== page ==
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Old Jan 16, 20, 7:26 am
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Originally Posted by FlyingFrZ View Post
Will be staying 5 nights at a hotel on Copa Beach so I should be close to most of the action.
Not really. The Sambodromo is pretty far from Copacabana (although there are metro stops nearby) and the street blocos take place in many different neighborhoods.
IMO the balls are kind of passe'.
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Old Jan 17, 20, 10:41 am
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Originally Posted by RafKa View Post
Yes, the ball at Copacabana Palace is a great way to party in style, if you can afford it. Pay attention to the dress code by looking at pictures of previous years as it's obviously not a black tie event...

Regarding the rest of the festivities, bear in mind that street parties (blocos) usually happen during the day (7am - 4pm) and last for only 4h each. In general, avoid the ones on the beachside as they attract the wrong crowd. Most people attending a bloco are in their 20s so keep in mind you may feel old if that's not your age group.

The parades happen at night (11ish pm till 5am). I personally find them boring. You'll need tickets beforehand and getting there and back is a hassle since taxis are out to scam you. Uber works great in Brazil: cheap and plentiful. But DO leave your iPhone X at home/hotel and use a more modest smartphone when out and about...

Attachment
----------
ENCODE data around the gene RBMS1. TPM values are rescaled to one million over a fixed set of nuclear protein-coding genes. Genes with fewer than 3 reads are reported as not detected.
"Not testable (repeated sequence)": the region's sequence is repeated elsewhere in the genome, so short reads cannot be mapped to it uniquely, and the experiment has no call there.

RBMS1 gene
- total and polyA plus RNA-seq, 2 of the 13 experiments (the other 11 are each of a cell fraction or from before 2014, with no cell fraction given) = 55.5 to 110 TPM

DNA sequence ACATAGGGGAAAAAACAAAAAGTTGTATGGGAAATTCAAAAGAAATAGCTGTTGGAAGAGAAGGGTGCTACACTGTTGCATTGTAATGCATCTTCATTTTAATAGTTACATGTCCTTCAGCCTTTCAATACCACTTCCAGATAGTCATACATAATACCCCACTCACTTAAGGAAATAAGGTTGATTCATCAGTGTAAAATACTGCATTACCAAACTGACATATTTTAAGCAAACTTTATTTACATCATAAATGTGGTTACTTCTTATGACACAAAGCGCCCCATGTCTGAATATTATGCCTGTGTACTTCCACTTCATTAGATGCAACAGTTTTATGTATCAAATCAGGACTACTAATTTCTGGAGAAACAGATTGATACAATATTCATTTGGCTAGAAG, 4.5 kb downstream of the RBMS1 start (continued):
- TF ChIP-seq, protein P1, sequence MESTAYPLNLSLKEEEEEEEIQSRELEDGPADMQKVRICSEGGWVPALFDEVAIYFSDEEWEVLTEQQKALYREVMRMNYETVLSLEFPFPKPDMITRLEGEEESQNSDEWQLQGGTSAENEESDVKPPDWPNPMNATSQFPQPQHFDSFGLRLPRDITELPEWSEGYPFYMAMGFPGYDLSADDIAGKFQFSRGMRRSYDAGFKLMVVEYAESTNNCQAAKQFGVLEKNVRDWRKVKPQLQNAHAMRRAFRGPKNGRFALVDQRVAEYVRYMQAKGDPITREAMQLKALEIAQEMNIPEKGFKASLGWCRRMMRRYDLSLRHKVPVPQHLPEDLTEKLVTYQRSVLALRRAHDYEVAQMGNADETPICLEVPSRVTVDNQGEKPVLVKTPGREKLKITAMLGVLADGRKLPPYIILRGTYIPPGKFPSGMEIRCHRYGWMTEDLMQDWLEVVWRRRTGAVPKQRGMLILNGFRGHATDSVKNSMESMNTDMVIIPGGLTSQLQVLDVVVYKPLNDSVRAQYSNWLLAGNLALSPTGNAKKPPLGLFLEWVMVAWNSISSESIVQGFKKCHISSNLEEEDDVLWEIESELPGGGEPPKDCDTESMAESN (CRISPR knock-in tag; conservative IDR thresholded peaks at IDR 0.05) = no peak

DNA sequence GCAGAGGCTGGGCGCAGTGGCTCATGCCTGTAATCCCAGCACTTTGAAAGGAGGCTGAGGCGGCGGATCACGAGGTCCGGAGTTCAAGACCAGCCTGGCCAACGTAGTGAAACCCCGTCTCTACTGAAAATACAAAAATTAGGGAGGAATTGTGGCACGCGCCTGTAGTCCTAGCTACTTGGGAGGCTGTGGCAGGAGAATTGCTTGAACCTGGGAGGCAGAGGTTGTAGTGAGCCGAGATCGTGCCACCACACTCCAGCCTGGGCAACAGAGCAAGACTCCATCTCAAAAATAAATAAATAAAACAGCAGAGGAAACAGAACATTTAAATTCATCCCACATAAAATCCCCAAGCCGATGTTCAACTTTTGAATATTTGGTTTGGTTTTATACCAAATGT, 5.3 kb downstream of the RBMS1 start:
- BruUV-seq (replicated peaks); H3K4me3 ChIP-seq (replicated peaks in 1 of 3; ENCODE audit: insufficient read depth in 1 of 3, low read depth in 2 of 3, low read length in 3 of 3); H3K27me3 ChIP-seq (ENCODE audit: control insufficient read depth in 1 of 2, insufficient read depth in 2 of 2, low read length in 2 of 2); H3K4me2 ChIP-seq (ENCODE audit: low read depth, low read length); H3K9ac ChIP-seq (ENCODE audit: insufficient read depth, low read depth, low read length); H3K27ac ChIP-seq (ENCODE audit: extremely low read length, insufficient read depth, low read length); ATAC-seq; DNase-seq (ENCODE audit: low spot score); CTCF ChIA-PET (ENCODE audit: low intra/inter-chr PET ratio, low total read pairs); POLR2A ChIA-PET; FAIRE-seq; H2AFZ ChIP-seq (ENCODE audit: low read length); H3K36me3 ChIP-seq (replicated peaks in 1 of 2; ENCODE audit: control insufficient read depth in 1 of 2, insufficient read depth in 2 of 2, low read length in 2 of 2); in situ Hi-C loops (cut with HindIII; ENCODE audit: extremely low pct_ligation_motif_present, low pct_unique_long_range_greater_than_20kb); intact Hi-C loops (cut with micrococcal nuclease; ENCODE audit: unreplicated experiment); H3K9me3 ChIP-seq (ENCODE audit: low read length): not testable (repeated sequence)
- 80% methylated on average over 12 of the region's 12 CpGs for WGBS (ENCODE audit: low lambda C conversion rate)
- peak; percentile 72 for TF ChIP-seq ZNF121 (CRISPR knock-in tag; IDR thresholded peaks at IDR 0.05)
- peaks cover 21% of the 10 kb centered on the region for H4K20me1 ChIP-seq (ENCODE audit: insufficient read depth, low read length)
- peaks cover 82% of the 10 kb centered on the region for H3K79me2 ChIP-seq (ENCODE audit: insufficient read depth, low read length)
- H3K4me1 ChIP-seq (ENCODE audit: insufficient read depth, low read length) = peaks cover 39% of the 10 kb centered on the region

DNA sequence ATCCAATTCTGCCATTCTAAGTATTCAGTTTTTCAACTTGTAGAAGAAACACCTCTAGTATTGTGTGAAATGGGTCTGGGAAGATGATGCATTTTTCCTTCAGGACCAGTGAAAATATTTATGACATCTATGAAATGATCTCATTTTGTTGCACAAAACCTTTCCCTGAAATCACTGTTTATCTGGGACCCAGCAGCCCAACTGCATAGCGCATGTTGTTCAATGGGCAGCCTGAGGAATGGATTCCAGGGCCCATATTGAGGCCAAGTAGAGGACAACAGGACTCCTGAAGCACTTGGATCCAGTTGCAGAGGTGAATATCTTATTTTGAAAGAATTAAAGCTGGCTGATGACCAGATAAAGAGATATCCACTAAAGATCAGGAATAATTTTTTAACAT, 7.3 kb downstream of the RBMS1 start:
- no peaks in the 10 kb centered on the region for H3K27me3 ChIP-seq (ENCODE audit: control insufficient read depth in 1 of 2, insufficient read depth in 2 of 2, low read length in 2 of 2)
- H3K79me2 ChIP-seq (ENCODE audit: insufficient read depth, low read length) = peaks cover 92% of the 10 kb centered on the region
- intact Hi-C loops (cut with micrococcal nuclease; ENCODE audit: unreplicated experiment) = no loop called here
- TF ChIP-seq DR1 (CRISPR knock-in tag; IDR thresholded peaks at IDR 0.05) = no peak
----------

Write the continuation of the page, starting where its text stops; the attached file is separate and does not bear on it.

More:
Thank you for the info

I think we'll skip the samba parade. I agree it looks pretty boring, especially as it goes on into the night.

I think we'll splurge on the magic ball at Copacabana Palace instead.

If there are specific blocos we should check out, I would love to hear them
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Old Jan 17, 20, 10:29 pm
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Originally Posted by FlyingFrZ View Post
If there are specific blocos we should check out, I would love to hear them
Here's a list of all the blocos. As a general rule of thumb, avoid anything bigger than 20,000 people especially the massive ones in Ipanema, Copacabana and Centro (attracts a lot of pickpocketing, sometimes drunken fights etc).

Rola Preguiçosa - Feb 20 @8pm
Imagino? Agora Amassa - Feb 22 @10am
Suvaco do Cristo - Feb 23 @10am
Cordao do Boitata - Feb 23 @12pm
Empolga as 9 - Feb 23 @4pm
Samba de Santa Clara - Feb 24 @2pm

Personally, I find the blocos in Santa Teresa to be the most fun, although it's a bit of a pain to get to (Uber works fine, do not wander around the neighbourhood and get lost after the bloco finishes).

Bloco das Carmelitas - Feb 20 @3pm
Ceu na Terra - Feb 22 @8am

Another tip: stick to buying cans of beers/water bottles at the blocos (no risk of being spiked). Avoid anything like caipirinhas, and those home-made smirnoff ice lollies.
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Old Jan 18, 20, 8:57 am